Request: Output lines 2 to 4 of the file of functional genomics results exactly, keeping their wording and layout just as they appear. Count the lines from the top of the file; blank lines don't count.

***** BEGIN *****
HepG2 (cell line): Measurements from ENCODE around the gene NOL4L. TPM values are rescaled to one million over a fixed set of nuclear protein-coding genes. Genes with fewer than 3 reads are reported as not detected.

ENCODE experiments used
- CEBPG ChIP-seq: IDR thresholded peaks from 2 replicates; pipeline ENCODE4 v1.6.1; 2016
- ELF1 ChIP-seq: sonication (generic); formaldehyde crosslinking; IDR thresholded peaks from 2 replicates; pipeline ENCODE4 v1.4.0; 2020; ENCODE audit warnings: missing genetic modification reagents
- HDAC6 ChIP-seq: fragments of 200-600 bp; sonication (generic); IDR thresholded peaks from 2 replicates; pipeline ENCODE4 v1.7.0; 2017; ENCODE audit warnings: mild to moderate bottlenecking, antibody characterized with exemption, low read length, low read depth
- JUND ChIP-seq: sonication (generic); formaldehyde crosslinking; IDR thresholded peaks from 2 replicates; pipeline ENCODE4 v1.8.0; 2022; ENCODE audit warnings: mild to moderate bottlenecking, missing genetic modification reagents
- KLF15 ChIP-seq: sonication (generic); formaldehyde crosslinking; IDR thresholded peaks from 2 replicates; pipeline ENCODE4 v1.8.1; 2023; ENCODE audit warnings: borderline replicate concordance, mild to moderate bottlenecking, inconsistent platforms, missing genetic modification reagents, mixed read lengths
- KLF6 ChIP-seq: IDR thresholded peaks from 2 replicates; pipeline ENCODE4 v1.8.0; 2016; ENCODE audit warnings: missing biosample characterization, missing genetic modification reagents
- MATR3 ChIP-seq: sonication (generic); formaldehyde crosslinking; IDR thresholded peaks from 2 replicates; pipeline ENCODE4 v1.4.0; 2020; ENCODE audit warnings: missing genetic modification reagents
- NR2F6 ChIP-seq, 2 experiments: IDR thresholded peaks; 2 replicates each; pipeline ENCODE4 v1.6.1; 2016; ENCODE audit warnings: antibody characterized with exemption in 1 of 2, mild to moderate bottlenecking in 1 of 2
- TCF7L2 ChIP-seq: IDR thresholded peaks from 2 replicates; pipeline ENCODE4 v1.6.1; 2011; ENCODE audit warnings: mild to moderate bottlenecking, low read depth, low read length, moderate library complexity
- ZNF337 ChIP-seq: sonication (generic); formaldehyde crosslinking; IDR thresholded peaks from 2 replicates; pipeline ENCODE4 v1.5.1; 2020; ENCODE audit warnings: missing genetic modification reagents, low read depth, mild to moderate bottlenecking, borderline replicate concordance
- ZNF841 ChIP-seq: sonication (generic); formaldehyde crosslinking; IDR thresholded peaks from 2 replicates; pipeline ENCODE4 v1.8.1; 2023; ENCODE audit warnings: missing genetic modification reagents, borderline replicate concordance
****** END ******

ENCODE experiments used
- CEBPG ChIP-seq: IDR thresholded peaks from 2 replicates; pipeline ENCODE4 v1.6.1; 2016
- ELF1 ChIP-seq: sonication (generic); formaldehyde crosslinking; IDR thresholded peaks from 2 replicates; pipeline ENCODE4 v1.4.0; 2020; ENCODE audit warnings: missing genetic modification reagents